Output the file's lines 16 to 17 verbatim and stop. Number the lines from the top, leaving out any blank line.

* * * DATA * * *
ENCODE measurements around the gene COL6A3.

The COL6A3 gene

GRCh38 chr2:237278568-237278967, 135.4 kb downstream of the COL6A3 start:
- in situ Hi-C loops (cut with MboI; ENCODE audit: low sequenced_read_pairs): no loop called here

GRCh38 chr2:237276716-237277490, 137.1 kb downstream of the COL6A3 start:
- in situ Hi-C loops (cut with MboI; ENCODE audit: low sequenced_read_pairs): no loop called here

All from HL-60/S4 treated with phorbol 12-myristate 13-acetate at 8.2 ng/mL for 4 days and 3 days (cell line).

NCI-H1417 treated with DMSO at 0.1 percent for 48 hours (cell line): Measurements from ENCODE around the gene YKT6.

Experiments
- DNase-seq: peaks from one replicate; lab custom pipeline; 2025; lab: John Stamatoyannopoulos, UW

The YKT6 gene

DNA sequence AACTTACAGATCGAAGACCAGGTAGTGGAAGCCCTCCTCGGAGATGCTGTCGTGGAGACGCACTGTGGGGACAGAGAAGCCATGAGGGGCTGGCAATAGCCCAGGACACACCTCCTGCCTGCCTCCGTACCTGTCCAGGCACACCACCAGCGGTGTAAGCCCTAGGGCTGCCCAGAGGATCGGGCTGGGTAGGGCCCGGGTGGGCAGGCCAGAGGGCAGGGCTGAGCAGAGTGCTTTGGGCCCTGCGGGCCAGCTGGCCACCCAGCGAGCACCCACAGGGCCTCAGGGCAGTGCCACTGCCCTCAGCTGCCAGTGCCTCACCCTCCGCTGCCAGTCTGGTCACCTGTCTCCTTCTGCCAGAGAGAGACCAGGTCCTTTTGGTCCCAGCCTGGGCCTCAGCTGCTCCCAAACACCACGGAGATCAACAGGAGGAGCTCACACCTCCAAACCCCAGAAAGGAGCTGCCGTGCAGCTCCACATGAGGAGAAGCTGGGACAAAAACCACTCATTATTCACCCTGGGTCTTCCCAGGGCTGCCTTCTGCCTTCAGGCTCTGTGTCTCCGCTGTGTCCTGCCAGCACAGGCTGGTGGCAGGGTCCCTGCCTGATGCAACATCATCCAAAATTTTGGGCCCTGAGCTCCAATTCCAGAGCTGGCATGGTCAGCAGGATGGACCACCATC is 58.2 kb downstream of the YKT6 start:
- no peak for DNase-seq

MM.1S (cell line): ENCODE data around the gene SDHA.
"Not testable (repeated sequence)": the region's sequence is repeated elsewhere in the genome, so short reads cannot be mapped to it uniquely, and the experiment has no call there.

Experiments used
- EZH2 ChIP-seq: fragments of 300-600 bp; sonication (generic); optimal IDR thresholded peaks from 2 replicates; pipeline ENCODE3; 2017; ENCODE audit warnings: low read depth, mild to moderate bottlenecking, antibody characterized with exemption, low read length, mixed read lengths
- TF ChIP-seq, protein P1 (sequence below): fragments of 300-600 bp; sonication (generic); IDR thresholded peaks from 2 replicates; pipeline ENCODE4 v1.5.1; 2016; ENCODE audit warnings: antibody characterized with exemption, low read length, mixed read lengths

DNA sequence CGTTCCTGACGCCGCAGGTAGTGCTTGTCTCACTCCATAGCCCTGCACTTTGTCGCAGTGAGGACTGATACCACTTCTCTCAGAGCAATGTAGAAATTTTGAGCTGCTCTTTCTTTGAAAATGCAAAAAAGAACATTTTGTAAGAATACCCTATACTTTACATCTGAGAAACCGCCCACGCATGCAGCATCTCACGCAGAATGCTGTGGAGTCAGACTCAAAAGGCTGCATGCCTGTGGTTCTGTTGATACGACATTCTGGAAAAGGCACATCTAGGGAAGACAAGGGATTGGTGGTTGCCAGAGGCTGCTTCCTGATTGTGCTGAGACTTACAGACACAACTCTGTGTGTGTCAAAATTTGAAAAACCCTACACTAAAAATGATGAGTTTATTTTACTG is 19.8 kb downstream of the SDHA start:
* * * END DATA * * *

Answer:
Experiments used
- EZH2 ChIP-seq: fragments of 300-600 bp; sonication (generic); optimal IDR thresholded peaks from 2 replicates; pipeline ENCODE3; 2017; ENCODE audit warnings: low read depth, mild to moderate bottlenecking, antibody characterized with exemption, low read length, mixed read lengths